Jota Castro

Uplands Gallery
Level 1/12 Waratah Place Melbourne, August 2005
The opening scene of Luchino Visconti’s 1954 film Senso famously opens in the Venice opera house with a scene from Verdi’s Il Trovatore. Death occurs on stage. The audience of occupying Austrians and fervent Italian patriots clash, but there are collaborators among them. The distance between opera and life is diminished.

Castro concentrates his video camera on a beautiful singer performing in a traditional salon setting. Elegance and passion in the performance; malice and irony in the text.

The Presidenzia Italiana, Berlusconi, is in fact heir to the collaboration of Mussolini and Hitler and the trasformismo that has marked Italian politics for at least two centuries.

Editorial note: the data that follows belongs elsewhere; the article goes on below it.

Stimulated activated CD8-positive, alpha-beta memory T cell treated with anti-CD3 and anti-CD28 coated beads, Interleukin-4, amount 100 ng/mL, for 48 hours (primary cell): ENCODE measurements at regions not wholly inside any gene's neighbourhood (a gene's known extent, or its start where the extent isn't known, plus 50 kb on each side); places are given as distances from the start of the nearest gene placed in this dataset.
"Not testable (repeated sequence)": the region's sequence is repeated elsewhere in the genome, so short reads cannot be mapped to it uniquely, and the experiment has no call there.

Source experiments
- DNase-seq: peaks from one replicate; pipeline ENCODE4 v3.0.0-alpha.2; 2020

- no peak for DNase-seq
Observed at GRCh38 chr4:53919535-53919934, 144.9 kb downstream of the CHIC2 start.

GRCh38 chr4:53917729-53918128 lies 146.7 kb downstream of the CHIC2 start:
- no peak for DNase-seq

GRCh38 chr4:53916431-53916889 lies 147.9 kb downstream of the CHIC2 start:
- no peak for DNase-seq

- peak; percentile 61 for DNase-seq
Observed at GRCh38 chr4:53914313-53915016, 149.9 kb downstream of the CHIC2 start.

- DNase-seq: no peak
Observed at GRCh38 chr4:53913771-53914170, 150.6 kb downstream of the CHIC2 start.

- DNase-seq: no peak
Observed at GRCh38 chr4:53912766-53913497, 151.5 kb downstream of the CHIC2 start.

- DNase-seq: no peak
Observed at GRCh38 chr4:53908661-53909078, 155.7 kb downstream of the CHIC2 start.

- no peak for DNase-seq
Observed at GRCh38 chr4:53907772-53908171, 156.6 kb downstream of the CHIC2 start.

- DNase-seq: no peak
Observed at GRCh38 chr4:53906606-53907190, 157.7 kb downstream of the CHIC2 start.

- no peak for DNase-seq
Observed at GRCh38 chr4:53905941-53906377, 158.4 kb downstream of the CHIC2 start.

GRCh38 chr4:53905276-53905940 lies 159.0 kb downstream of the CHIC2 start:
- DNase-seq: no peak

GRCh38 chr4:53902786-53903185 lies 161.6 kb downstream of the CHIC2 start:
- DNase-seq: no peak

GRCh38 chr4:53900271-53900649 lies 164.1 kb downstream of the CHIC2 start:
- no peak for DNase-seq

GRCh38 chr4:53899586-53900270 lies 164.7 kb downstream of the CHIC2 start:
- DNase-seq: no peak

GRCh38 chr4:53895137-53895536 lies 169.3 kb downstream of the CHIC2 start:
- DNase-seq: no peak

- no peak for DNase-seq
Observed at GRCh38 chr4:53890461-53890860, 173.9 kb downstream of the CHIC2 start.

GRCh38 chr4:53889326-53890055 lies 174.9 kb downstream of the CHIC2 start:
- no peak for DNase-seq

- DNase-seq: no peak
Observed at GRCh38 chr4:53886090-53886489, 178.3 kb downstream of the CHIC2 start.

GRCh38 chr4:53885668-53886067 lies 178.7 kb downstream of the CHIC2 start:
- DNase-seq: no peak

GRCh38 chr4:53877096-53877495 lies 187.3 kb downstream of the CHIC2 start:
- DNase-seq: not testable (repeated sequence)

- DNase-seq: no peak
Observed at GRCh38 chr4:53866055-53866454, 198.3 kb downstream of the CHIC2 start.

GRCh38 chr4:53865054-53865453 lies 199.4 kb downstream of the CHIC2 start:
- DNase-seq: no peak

Margaret Plant
Austrian soldiers at the Italian opera in Visconti's Senso,
see Lowe's comment


Blogger geoff lowe said...

This review is so complex and clear!
I recently saw that part of Senso just last week
It was in a Martin Scorsese narration about how Italian films had influenced him growing up in NY
the clip showed the disturbance of a people about who owns their country
What I like the best about Jota Castro's work is how he uses the obvious
like Bush coming out of an oil barrel
Bush recently said something like "The problem with the French is that they don't have a word for 'entrepreneur.'"
He makes a challenge with stupidity
Political art is usually about having to say something extra to add value to transform everyday thoughts into art
Castro makes what we already know, the obvious, appear like a shock

8:33 AM  

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